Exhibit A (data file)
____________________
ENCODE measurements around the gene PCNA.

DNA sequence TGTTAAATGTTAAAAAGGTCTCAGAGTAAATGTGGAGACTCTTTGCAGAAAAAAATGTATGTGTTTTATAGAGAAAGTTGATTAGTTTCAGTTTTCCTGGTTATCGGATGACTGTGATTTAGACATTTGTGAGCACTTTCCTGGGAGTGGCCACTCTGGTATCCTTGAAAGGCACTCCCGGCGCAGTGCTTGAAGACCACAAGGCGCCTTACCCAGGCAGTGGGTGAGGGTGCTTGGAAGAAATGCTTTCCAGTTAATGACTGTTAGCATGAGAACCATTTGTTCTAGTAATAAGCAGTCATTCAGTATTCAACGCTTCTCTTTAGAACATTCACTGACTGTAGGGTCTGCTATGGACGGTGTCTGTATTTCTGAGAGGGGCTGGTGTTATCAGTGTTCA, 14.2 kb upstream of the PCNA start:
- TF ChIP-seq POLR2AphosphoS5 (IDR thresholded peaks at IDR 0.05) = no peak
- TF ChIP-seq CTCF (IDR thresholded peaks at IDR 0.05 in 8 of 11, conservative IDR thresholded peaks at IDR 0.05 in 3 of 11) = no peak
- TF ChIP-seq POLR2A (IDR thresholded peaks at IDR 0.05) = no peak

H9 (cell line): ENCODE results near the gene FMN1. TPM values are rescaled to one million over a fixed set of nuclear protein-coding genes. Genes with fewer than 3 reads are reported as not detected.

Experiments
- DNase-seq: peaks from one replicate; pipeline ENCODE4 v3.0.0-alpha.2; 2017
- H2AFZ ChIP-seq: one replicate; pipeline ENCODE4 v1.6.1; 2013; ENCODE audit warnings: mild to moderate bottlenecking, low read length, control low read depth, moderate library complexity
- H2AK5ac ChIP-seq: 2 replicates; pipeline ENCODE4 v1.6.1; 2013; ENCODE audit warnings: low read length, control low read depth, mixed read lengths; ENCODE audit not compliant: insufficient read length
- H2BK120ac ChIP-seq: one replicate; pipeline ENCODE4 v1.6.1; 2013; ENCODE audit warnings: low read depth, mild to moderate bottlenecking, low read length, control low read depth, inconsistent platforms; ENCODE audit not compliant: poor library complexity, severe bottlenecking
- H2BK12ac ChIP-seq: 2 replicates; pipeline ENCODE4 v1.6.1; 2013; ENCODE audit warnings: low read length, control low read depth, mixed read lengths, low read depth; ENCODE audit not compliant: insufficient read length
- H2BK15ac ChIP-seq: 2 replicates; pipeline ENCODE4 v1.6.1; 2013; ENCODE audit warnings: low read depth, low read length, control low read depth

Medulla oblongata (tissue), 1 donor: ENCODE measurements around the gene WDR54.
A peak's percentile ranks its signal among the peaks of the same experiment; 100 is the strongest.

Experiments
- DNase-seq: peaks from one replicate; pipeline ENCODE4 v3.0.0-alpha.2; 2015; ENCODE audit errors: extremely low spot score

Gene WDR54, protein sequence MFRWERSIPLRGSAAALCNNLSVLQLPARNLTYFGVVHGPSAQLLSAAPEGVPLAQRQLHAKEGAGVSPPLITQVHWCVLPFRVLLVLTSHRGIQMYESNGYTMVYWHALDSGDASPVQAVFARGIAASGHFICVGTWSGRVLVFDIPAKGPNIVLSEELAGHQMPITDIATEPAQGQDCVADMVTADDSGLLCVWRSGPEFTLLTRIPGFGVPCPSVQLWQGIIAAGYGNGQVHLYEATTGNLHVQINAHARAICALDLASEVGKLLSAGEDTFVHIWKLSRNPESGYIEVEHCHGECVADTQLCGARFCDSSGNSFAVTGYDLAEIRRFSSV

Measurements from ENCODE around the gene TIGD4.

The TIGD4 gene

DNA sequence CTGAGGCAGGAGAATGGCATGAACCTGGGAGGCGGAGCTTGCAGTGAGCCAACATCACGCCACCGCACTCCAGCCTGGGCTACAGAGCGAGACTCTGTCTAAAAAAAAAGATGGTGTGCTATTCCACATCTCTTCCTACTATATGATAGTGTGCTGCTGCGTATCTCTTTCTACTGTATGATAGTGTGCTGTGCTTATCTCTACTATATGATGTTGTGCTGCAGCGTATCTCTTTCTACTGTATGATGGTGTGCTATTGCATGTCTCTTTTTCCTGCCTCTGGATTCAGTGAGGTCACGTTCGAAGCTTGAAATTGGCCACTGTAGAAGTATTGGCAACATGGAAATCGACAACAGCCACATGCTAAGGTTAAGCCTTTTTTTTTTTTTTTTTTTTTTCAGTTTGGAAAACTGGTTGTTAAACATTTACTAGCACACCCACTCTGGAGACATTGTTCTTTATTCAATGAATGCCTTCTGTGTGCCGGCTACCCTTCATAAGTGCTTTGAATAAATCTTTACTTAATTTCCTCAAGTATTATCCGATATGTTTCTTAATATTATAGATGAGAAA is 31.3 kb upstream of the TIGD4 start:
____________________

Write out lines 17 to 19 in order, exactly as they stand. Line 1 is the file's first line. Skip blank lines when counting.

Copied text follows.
- DNase-seq: peaks from one replicate; pipeline ENCODE4 v3.0.0-alpha.2; 2015; ENCODE audit errors: extremely low spot score

Gene WDR54, protein sequence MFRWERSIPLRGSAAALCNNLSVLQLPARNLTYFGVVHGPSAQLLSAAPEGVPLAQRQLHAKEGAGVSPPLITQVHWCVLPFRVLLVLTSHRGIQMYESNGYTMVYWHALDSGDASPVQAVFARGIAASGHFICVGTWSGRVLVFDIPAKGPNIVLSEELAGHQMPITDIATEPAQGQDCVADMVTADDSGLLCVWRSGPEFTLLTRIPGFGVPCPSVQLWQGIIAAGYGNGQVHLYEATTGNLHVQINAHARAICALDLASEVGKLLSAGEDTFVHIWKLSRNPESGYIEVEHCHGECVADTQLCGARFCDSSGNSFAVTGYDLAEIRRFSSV

Measurements from ENCODE around the gene TIGD4.